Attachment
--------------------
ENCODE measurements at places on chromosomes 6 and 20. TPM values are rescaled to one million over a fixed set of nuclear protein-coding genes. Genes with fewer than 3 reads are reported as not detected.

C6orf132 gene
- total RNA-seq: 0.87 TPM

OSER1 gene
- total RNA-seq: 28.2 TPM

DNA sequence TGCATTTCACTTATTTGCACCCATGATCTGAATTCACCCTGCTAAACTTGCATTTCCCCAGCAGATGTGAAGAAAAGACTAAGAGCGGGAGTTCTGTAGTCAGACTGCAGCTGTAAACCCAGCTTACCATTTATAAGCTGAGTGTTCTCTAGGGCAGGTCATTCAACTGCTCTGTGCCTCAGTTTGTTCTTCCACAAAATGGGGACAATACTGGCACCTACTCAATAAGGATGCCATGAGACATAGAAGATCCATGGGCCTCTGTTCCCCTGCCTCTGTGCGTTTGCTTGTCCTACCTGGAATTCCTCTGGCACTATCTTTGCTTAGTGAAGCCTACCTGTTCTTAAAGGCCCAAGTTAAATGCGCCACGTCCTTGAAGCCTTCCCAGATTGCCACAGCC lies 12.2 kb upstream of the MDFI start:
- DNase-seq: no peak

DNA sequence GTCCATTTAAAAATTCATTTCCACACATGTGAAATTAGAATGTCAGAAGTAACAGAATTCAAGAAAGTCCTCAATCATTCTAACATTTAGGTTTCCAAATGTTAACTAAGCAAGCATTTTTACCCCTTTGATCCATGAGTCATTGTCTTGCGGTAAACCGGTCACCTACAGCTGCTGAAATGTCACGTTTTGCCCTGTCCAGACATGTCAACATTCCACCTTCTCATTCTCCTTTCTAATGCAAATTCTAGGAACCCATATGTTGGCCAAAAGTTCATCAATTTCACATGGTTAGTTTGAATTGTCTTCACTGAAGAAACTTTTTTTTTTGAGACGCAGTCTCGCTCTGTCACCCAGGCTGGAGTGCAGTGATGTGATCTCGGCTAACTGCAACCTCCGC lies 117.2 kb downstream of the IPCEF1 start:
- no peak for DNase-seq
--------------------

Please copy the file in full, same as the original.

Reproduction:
ENCODE measurements at places on chromosomes 6 and 20. TPM values are rescaled to one million over a fixed set of nuclear protein-coding genes. Genes with fewer than 3 reads are reported as not detected.

C6orf132 gene
- total RNA-seq: 0.87 TPM

OSER1 gene
- total RNA-seq: 28.2 TPM

DNA sequence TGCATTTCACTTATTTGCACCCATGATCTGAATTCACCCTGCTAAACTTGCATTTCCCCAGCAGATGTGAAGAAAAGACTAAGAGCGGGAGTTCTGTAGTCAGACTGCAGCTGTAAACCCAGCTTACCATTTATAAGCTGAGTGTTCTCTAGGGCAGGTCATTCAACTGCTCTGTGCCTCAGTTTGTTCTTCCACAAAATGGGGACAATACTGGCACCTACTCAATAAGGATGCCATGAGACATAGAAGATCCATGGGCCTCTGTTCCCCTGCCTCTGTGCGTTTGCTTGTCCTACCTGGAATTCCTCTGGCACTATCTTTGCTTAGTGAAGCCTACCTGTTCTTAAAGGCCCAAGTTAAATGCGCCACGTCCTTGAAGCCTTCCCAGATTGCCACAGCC lies 12.2 kb upstream of the MDFI start:
- DNase-seq: no peak

DNA sequence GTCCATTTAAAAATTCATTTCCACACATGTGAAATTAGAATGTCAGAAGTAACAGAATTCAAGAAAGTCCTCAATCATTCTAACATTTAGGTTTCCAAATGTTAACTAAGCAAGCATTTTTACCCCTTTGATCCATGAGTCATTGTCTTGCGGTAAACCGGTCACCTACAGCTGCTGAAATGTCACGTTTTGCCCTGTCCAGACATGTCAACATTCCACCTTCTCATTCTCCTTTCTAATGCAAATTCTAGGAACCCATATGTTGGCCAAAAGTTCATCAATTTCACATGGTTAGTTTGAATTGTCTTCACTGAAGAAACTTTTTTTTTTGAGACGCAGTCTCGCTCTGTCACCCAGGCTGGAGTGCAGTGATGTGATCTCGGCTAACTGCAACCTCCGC lies 117.2 kb downstream of the IPCEF1 start:
- no peak for DNase-seq